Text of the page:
He traveled to India in the late ’70s. He was fascinated with the region and the varieties of religion. During the early ’80s Harter became friends with Dr. Jean Letschert, a Belgian visionary painter and former student of Rene Magritte. He also met members of Holland’s Metarealist group, and fantastic realist painters in New York. In 1986, Harter returned to San Antonio and resumed his collage work, digitally colorizing a number of his creations.
His paintings and collages owe much to symbolism, surrealism, fantastic realism, and an exposure to Eastern philosophy. The online book, “The Surreal Collages of Jim Harter,” gives a glimpse into his mind. Harter’s work, like his philosophy, is hard to describe.
“Generally speaking, my images are an attempt to tap into an archetypal reality, one that to my mind seems both timeless and deeply human,” Harter wrote in an artist’s statement. “Thus I feel less like I am part of some modern trend but rather I am one following a well-trodden and ancient path, a path known not only to artists, but poets and others who have tried to express what is ultimately mysterious and ineffable.”
His art exhibitions are many: Nicholas Roerich Museum and New York Open Center (New York), Execucom Gallery (Austin), Long Hall Gallery and Carver Community Cultural Center (San Antonio), just to name a few. His last exhibition was in late 2014, curated by his friend, Michael Ann Coker.
“We were very pleased to have hosted an exhibit of Jim Harter’s amazing art at South Texas Popular Culture Center (Tex Pop) in late 2014,” Coker said. “His was a popular show which included a range of his work from early music posters to more recent Symbolist oil paintings.”
Coker, a regional rock and roll historian, maintained a friendship with Harter for a generation.
“I have known Jim Harter for decades,” she said. “The most impressive aspect of his persona was that he was a seeker who shared his discoveries on his life journey through his art. All that he learned through his physical and spiritual pilgrimages he offered as gifts to his audience.”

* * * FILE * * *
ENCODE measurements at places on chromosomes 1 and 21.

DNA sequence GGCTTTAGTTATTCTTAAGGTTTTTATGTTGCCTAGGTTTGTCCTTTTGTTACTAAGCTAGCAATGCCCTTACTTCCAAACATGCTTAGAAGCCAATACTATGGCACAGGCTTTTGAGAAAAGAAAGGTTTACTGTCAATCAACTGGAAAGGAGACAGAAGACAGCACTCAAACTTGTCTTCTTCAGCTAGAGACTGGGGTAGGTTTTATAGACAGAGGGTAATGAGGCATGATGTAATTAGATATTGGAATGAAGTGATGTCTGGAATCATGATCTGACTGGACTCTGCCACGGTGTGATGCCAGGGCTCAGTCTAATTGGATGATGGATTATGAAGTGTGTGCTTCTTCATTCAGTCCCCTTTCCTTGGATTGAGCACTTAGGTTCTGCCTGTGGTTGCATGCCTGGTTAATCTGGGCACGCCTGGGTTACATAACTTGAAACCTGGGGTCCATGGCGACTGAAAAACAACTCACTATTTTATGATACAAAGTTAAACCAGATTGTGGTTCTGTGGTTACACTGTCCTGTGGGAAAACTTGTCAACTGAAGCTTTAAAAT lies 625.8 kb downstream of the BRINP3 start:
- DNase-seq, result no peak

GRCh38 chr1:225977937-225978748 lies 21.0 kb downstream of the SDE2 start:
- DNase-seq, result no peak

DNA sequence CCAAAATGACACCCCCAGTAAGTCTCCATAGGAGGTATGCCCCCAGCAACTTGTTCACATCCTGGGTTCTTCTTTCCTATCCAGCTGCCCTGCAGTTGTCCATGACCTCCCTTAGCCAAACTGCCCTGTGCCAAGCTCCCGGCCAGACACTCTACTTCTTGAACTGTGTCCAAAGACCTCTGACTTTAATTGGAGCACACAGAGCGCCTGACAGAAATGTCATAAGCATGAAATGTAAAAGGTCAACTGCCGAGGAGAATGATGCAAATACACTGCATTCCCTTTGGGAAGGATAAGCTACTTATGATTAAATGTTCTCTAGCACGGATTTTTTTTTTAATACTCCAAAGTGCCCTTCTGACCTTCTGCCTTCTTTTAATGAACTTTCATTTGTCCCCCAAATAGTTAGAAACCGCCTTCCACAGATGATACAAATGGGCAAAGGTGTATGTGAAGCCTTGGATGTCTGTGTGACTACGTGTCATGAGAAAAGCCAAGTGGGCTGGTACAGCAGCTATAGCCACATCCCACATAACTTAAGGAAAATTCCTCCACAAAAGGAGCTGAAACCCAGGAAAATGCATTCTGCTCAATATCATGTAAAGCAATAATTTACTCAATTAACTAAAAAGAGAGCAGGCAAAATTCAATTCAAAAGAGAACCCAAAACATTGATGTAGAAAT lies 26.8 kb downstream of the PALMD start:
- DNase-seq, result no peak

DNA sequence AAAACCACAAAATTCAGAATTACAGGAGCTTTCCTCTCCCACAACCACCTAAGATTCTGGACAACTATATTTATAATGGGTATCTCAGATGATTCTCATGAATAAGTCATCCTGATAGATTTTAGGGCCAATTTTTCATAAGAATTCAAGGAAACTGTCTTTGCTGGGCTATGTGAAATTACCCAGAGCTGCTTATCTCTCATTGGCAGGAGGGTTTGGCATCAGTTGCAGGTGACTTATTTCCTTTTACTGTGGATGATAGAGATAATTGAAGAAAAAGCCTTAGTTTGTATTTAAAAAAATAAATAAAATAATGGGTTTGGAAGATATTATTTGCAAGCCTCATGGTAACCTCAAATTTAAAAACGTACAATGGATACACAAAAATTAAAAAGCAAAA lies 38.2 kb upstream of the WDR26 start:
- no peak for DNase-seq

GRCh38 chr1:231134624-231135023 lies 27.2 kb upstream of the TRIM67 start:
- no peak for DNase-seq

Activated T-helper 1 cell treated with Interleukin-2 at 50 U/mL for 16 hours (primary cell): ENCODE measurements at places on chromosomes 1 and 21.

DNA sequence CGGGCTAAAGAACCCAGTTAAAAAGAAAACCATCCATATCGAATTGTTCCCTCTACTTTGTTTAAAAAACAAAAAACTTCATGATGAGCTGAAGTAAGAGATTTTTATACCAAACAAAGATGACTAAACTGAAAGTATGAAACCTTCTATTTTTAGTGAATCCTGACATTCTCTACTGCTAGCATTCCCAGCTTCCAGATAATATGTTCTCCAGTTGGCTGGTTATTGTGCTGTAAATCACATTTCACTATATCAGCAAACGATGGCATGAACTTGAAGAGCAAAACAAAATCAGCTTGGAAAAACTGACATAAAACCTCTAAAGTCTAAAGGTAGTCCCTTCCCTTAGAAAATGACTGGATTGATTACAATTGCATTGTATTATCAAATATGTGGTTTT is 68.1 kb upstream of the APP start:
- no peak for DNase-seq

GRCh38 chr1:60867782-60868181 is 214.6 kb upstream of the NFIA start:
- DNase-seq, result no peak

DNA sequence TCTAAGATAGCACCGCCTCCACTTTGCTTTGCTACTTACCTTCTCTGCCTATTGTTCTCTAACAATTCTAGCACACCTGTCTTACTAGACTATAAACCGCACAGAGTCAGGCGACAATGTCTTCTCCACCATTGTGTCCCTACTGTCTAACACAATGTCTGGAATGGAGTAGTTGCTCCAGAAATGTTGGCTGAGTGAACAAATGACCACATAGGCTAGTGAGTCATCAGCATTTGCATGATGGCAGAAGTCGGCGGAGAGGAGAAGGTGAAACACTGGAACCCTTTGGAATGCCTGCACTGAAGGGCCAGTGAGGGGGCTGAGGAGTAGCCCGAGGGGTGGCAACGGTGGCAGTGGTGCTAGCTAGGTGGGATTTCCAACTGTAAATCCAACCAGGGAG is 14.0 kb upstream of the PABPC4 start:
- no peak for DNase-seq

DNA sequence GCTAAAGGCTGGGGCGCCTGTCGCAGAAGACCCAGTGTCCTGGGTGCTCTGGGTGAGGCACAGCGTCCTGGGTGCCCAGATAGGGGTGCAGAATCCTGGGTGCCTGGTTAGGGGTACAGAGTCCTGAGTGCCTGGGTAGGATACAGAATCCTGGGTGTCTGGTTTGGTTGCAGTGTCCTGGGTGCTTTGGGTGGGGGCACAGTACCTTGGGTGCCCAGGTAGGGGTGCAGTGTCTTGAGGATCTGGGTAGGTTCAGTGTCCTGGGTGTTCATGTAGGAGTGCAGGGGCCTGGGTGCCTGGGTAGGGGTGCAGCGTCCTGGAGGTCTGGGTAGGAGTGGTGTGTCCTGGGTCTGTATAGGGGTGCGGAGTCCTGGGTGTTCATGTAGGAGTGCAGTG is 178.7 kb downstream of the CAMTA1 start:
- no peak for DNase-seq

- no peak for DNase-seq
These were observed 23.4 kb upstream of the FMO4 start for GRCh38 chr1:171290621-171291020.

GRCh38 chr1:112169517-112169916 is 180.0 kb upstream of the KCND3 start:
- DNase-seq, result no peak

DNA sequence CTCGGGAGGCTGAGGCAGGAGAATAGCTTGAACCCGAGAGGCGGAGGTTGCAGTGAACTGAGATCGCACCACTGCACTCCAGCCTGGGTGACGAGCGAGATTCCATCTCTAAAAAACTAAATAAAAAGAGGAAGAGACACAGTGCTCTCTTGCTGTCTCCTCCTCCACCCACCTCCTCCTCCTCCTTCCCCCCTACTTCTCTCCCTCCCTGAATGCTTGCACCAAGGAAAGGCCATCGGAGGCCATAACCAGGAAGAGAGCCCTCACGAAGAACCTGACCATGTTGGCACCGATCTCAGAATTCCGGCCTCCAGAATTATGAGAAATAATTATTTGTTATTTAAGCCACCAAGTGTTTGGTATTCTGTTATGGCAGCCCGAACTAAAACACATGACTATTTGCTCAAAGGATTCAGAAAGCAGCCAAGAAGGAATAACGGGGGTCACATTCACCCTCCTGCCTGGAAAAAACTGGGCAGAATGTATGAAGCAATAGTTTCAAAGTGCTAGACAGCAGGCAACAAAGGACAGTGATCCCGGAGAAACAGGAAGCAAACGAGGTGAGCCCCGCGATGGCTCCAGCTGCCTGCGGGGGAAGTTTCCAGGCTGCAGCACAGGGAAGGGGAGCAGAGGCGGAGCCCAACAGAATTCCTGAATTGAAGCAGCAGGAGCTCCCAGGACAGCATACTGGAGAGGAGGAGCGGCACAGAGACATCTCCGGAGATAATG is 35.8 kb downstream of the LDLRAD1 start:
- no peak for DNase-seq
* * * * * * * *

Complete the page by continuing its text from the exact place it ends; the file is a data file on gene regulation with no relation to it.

“He was such a kind and spiritual man, Coker said. “His art was wonderfully transcendent.”
Jim Harter is survived by his brother, Mike Harter, and wife, Monique Dupuis; sisters, Marty Marmaduke, and husband, John, and Barbara Whitton and husband, Jim; niece Meg O’Brien and husband, Alex; nephews, Matthew Harter and wife, Kelli , Jacob Harter and Sam Marmaduke, all of Amarillo; and nephew, Owen Marmaduke, of New York City. He is also survived by an aunt, Drusilla Curry Cieszinski, of Roswell, N.M., two great nieces and one great nephew, as well as numerous beloved cousins and friends.
A memorial service will be held at 5:30 p.m. Wednesday, Oct. 14, in the Coates Chapel at the Southwest School of Art, with Rudi Harst of Celebration Circle officiating. A reception will follow. Burial will be in Lubbock at a later date. Arrangements are by Porter Loring Mortuary.
An additional memorial service will be held for Jim in Amarillo on Saturday, Oct. 17 at 4 p.m. in the Children’s Chapel at St. Andrew’s Episcopal Church, 1601 S. Georgia Street, with The Rev. David Green officiating. A reception will follow.
Harter’s most recent book, Early Automobiles: A History in Advertising Line Art, has just been published by Wings Press. In lieu of a signing party, a memorial gathering in celebration of this work and others will be held at the Twig Bookshop on Nov. 3, from 5-7 p.m.
In lieu of flowers, the family suggests gifts in memory of Jim Harter be made to the Southwest School of Art, 300 Augusta, San Antonio, Texas 78205.
*Top image: This Day of the Dead design was submitted for a poster competition in 2006. Artwork by Jim Harter.